There is no escaping the Jerusalem of the religious imagination. Not once but three times holy, its overwhelming spiritual significance looms large over the city's complex urban landscape and the diurnal rhythms and struggles that make up its earthbound existence. Nonetheless, writes Paola Caridi, in this intimate and hard-hitting portrayal of the city, it is possible to close one's eyes and, "like the blind listening to sounds," discern the conflict and plurality of belonging that mark out the city' secular character.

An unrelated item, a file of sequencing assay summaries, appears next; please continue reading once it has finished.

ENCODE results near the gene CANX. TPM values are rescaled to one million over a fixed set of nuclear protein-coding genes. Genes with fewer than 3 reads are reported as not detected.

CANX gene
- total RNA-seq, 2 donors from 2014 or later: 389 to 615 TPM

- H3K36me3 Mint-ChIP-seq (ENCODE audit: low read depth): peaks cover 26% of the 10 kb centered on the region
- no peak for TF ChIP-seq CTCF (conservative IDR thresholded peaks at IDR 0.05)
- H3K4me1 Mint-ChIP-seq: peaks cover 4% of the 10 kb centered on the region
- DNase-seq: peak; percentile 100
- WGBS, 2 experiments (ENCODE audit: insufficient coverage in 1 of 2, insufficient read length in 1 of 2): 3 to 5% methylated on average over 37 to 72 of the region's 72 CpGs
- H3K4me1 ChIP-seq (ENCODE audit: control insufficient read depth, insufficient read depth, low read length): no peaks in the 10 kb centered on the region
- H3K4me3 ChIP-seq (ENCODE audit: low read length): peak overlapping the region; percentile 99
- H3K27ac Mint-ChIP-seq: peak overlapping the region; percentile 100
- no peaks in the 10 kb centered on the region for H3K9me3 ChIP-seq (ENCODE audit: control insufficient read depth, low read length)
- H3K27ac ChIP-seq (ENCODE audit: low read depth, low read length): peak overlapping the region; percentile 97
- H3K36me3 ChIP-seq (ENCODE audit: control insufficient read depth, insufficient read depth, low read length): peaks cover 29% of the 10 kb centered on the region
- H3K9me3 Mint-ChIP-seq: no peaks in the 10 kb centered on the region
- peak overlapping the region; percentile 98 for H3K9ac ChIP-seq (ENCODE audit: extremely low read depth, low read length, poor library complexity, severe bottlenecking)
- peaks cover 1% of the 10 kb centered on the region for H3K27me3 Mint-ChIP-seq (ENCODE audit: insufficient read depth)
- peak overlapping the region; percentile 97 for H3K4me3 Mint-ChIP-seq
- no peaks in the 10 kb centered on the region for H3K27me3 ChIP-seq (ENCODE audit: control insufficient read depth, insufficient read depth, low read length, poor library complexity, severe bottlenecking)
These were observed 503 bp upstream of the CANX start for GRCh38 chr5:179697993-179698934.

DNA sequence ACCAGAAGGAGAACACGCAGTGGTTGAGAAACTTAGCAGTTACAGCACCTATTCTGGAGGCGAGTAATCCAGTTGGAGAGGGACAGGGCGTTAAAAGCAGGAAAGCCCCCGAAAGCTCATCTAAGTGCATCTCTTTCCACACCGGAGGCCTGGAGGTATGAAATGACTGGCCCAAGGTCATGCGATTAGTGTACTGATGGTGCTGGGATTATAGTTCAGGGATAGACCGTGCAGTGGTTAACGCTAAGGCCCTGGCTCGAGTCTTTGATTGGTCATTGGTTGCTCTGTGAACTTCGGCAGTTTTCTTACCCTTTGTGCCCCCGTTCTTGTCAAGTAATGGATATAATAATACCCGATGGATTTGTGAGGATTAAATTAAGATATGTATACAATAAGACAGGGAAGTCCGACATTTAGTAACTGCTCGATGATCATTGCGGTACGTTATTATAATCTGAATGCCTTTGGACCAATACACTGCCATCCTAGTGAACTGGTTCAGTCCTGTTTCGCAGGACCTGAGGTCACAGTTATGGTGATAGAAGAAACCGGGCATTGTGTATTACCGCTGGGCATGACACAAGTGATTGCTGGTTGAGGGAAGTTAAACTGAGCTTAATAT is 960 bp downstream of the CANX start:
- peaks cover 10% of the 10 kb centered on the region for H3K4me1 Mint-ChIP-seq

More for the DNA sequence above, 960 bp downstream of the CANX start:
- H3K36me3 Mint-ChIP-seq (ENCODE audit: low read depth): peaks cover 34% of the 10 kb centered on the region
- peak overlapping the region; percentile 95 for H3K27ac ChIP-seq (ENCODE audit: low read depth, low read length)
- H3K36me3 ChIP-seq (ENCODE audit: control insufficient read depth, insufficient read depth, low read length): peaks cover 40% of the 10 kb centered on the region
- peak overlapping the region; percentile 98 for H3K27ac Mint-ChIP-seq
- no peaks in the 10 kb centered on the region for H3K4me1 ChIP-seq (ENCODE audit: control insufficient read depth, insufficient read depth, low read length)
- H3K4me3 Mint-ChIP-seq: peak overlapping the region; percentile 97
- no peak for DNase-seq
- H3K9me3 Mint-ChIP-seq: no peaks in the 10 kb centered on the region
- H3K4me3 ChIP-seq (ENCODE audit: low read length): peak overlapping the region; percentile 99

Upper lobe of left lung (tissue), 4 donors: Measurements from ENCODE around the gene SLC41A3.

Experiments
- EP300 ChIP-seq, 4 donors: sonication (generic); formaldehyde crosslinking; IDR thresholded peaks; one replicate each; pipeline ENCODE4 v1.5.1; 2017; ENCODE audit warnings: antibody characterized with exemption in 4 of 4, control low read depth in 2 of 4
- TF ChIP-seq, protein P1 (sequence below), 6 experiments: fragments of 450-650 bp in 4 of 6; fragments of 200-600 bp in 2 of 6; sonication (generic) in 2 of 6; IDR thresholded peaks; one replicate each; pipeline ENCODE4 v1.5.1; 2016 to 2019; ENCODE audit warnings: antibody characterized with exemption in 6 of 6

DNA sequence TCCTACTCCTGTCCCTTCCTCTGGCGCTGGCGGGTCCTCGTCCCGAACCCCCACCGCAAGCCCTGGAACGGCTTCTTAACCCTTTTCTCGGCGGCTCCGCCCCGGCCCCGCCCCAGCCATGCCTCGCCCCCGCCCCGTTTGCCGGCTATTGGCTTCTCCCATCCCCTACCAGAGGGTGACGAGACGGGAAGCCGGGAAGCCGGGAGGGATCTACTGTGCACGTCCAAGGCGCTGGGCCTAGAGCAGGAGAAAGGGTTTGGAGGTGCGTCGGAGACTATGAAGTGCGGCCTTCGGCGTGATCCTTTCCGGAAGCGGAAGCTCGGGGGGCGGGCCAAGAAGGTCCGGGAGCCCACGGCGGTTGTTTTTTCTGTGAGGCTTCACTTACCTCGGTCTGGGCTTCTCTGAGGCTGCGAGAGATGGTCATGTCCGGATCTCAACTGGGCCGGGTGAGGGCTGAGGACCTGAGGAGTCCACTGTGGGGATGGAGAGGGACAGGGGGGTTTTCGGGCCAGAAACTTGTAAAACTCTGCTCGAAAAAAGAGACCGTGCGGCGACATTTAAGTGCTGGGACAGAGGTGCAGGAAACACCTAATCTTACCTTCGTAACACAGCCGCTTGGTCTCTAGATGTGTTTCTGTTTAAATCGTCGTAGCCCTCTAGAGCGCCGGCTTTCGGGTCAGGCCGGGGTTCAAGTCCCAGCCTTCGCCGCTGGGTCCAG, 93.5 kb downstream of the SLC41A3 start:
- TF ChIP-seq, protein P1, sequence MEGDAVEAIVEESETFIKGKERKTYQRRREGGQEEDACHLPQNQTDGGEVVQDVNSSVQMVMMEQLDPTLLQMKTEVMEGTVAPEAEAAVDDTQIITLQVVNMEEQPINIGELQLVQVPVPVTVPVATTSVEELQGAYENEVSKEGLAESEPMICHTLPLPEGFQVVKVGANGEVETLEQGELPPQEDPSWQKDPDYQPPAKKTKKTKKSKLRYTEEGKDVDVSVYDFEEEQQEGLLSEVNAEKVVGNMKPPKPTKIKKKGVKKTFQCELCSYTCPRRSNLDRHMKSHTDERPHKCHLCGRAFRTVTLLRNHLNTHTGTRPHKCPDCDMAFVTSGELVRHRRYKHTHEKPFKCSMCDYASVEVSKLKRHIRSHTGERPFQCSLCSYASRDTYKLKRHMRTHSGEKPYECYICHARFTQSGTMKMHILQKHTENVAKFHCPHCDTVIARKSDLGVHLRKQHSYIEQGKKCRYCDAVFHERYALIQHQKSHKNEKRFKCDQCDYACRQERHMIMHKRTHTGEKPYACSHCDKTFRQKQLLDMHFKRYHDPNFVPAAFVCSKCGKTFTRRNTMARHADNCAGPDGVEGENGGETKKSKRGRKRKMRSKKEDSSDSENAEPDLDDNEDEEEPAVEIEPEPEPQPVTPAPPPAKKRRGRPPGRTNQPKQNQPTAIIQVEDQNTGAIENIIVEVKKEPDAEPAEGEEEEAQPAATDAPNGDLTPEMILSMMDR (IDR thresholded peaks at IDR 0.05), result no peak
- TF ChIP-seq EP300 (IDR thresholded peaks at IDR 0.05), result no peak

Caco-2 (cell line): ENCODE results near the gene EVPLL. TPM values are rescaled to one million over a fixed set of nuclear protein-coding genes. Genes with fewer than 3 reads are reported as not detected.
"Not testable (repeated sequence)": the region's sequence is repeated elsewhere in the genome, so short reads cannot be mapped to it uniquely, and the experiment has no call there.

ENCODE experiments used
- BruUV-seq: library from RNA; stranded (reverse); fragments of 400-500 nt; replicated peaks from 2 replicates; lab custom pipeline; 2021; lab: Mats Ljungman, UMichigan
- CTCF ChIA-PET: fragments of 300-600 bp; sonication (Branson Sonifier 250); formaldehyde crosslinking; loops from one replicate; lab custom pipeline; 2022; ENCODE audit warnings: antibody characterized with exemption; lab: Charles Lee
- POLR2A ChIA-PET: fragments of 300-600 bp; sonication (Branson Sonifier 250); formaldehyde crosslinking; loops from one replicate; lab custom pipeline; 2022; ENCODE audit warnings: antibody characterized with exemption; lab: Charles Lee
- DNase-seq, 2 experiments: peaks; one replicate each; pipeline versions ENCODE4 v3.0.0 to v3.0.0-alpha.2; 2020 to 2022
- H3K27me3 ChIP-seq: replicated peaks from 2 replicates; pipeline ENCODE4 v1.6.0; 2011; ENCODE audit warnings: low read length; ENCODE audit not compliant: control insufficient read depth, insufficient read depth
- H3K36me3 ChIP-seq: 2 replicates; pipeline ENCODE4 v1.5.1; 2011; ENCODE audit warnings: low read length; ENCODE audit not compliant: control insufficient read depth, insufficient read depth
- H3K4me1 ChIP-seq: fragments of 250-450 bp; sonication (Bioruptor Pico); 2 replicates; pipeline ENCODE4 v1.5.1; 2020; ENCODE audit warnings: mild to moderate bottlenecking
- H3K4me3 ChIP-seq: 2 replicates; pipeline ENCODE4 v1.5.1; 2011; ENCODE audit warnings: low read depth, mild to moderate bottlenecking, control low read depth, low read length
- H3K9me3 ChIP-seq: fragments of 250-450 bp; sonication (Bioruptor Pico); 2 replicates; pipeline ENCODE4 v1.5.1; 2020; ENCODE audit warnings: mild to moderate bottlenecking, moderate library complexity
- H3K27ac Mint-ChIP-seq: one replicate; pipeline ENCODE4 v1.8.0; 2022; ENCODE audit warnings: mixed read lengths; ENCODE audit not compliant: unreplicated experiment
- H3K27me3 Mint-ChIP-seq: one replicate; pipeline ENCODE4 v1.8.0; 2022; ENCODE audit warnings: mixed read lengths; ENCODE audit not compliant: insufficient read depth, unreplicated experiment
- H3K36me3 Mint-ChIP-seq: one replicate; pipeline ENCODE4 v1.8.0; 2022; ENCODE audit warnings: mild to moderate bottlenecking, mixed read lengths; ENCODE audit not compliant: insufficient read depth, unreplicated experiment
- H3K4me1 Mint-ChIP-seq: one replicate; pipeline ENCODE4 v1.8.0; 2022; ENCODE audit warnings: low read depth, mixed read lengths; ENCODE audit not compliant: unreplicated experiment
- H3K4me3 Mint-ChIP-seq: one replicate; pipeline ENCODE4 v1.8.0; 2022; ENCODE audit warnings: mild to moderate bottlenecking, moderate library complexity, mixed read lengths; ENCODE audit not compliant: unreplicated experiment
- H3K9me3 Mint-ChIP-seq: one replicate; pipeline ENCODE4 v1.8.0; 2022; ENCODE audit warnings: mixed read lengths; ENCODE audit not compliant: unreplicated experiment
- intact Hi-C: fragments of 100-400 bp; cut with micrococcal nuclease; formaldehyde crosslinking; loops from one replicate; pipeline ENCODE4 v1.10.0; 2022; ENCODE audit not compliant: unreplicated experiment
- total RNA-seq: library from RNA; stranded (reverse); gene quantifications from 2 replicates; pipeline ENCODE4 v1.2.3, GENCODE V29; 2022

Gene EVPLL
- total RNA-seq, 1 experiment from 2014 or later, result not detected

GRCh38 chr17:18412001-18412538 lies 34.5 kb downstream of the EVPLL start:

Jerusalem without God leads the reader through the streets, malls, suburbs, traffic jams, and squares of Jerusalem's present moment, into the daily lives of the men and women who inhabit it. Caridi brings contemporary Jerusalem alive by describing it as a place of sights and senses, sounds and smells, but she also shows us a city riven by the harsh asymmetry of power and control embodied in its lines, limits, walls, and borders. She explores a cruel city, where Israeli and Palestinian civilians sometimes spend hours in the same supermarkets, only to return to the confines of their respective districts, invisible to each other; a city memorable for its ancient stones and shimmering sunsets but dotted with Israeli checkpoints, "postmodern drawbridges," that control the movement of people, ideas, and potential attackers. Describing Jerusalem through the lenses of urban planners and politicians, anthropologists and archaeologists, advertisers and scholars, Jerusalem without God reveals a city that is as diverse as it is complex, and ultimately, argues its author, one whose destiny cannot be tied to any single religious faith, tradition, or political ideology.